I lost my love of books the day my daughter died.
I had a book on the go at the time, I can’t even remember what it was, back in February 2013, it was probably something I’d got for Christmas. But then with a family trauma and the deep and painful grief of the sudden death of my eldest child, all my energy and ‘headspace’ was needed to get through the days.
All of a sudden, reading a story of fiction seemed a completely pointless way to spend time. Why on earth do we waste our precious minutes alive absorbed in a made-up world, about made-up people, doing made-up things, when we have so much to appreciate in real life?
So that was it. I took my beloved book collection to the charity shop knowing I could never bring myself to look at them again. They reminded me all too painfully of the time when I lived carefree, of the time when I could just ‘pick up a book’ and get lost in the stories, to care about the characters and feel the ‘book grief’ as I finished a particularly good one. They reminded me that my life was now forever changed. My perspective smashed and put back together in a different pattern.
Going back to basics
I have always loved reading for pleasure. Some of my fondest memories of growing up were with my mum, sat on our washing machine in our tiny galley kitchen, reading a second-hand book by candlelight, keeping warm by the gas oven because there was no heating. We’d have candles lit on those particularly strapped nights, usually the weekends when the money had run out. But I don’t think back to how sad that all was (although it sounds rather Dickensian for the 1980s!), I didn’t know any different. I think back to sitting there listening to my mum laugh as she helped me read the thick dialect of a hilarious James Herriot novel. I could barely read it let alone get the humour, but with practice I began to enjoy them and read them to myself when I was alone. I read the Jane Austen books and romantic historical books such as Jean Plaidy and dramatic and epic stories such as Susan Howatch’s fabulous Cashelmara and Penmarric. I found a love for epics as I was able to escape to their world, distracting me from the cold air, boredom and the rumble in my tummy.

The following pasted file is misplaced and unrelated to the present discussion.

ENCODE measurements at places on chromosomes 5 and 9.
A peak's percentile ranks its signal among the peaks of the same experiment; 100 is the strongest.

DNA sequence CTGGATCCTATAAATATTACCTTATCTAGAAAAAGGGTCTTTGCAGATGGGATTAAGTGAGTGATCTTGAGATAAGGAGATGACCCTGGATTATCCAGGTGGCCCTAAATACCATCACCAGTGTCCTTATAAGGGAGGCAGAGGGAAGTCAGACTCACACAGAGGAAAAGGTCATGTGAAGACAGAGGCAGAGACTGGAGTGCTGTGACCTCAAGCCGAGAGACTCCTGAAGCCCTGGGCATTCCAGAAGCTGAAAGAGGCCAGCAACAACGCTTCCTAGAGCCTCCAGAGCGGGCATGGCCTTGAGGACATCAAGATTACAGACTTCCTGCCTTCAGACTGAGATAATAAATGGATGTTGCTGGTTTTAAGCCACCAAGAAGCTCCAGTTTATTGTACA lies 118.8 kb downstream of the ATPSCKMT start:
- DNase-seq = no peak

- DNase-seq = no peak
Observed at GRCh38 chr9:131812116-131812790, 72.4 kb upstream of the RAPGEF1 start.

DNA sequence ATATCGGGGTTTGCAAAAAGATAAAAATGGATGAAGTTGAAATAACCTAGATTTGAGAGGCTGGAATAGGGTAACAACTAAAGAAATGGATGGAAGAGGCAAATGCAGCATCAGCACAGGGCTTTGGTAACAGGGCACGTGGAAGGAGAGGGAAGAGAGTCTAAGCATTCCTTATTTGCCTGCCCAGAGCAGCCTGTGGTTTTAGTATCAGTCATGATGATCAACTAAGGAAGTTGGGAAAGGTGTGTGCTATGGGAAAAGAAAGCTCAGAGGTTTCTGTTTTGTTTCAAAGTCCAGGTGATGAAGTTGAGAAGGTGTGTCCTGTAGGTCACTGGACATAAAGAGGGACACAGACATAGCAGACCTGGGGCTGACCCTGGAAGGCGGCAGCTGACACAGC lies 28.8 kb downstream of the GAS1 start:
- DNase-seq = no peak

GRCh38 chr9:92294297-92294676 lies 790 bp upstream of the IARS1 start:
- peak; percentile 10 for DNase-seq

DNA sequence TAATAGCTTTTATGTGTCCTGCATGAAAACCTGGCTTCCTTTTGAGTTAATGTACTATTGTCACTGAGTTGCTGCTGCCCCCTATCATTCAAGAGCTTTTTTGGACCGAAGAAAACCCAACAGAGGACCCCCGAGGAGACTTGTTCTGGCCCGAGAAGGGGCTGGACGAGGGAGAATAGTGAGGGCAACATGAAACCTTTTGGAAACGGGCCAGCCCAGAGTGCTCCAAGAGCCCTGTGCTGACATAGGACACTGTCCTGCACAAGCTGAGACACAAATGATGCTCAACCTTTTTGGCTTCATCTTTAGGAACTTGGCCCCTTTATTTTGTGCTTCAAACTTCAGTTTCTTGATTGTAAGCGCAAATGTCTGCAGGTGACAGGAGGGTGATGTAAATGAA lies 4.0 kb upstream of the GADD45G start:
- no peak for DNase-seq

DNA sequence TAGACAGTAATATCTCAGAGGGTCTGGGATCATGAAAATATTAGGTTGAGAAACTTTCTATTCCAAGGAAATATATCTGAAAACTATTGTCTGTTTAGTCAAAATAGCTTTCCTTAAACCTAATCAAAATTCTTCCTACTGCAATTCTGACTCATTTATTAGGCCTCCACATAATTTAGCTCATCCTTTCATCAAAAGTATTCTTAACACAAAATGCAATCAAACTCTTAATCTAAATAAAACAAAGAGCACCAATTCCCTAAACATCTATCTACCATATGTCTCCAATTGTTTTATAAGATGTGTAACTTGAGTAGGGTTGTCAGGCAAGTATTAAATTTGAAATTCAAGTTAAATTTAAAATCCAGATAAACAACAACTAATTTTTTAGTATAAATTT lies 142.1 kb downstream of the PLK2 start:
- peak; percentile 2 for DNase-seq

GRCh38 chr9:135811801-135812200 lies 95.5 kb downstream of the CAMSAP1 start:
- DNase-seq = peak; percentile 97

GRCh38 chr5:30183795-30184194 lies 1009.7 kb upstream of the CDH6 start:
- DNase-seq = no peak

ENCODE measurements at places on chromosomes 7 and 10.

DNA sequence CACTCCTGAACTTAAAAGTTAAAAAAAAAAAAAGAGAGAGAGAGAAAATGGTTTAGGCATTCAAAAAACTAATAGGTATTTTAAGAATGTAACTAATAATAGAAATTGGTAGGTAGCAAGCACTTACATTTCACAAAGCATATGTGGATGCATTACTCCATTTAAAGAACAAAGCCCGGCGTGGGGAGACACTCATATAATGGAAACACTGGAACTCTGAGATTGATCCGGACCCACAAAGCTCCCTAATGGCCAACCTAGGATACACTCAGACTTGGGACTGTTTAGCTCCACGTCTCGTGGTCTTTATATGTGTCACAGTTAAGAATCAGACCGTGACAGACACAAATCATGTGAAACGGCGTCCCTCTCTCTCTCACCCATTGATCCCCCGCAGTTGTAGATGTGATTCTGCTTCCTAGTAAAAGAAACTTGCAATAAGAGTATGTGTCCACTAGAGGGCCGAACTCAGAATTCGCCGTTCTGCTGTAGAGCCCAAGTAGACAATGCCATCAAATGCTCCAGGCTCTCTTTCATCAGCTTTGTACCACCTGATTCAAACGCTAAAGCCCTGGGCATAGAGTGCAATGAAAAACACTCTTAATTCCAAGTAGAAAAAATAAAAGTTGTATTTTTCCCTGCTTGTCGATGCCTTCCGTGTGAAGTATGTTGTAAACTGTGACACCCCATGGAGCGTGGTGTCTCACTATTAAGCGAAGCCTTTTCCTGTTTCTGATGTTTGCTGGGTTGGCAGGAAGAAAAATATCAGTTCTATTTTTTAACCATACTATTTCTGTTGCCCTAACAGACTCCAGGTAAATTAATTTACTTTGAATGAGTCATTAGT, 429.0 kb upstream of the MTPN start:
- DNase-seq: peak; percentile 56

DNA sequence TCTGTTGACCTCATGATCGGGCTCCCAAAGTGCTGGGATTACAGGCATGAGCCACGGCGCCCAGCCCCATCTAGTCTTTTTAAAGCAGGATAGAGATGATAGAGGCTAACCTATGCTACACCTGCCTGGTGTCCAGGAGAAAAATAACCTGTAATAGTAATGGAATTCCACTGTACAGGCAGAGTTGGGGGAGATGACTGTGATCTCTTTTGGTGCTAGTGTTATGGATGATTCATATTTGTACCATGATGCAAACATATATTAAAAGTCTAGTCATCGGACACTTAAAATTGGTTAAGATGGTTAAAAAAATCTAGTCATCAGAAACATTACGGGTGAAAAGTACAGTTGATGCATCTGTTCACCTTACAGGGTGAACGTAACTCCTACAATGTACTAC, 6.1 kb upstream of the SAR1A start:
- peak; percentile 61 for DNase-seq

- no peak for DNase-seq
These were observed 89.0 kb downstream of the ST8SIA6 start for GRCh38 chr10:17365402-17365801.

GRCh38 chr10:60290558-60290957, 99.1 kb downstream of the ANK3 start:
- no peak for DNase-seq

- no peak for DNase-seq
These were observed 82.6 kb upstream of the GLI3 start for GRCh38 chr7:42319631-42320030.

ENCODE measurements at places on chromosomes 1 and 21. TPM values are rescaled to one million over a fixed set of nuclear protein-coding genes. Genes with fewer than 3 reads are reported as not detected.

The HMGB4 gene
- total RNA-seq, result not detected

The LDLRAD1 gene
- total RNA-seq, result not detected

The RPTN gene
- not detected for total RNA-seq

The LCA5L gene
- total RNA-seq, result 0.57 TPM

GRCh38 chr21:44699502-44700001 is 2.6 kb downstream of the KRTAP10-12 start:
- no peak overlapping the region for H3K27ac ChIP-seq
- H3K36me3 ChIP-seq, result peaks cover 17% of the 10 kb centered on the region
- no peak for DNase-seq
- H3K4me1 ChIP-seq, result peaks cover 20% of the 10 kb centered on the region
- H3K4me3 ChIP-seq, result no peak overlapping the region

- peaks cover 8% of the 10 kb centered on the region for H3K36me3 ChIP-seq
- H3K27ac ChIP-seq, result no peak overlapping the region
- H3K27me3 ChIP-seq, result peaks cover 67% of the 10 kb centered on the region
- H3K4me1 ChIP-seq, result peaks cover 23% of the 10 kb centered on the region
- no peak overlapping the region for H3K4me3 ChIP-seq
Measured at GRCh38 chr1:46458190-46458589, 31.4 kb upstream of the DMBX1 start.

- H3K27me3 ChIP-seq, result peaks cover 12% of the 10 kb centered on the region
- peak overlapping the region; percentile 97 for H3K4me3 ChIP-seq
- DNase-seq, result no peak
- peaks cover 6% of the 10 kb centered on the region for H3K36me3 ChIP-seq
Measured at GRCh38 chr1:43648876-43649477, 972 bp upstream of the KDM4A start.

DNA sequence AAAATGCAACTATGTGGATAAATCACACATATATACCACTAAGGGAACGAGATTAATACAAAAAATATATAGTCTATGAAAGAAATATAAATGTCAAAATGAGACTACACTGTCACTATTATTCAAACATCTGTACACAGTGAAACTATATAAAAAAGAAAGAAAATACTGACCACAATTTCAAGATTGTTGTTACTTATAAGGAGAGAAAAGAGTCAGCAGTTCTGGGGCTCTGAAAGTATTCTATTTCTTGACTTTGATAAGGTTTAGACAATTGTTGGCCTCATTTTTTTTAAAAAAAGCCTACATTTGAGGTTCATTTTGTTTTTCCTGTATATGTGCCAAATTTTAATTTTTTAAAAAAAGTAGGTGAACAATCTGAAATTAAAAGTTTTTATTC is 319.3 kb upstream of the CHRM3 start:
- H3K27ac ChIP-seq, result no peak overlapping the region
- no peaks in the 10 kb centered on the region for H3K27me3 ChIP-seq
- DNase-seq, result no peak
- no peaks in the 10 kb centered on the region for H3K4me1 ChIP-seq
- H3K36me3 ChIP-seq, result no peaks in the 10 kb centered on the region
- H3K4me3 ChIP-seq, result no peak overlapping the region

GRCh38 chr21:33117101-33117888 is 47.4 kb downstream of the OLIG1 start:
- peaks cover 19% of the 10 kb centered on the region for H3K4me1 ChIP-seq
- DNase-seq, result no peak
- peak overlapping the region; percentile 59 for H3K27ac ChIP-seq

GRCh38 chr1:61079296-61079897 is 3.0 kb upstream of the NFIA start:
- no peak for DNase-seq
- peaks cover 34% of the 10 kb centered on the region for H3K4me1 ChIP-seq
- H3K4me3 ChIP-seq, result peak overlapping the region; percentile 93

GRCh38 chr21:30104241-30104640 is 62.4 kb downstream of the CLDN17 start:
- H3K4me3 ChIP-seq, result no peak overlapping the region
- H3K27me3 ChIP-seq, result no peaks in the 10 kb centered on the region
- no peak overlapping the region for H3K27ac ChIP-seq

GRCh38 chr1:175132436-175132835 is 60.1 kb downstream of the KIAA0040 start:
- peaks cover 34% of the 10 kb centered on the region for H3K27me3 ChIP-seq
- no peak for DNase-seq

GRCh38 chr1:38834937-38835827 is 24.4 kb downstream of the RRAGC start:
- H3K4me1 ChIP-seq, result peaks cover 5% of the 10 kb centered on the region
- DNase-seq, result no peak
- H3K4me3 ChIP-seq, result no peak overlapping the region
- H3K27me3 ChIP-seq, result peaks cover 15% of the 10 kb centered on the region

My mum was always reading. There were books all over the house. She loved her telly too and would stay up late watching it, then go to bed and read for hours. Maybe it was her way of coping as a single parent? On reflection, perhaps it was this early introduction to literary books by my mum that helped me develop a skill for writing myself. I haven’t done much in the way of fiction, but I do find writing for business or pleasure comes very easily (hence I love blogging!). My ability saw me progress quickly in my career and I eventually set up my own editing company, checking and editing other people’s text and books. Words have always been with me, and I’m now certain it was because of the exposure I had to them as a child.
Grieving the loss of a passion
Perhaps I hold off because I can’t bear to feel like I’m doing something for me, for the sheer joy of it, when there’s the washing to be done and children calling me … and after what happened. I don’t know. But after nearly four years of not reading much more than the Bible and apologetics, which are important to me, I’ve decided I really need to try to get my passion back for those books that offer escape, to enjoy the wonderful gift of literacy we have.
So, what is the point of reading?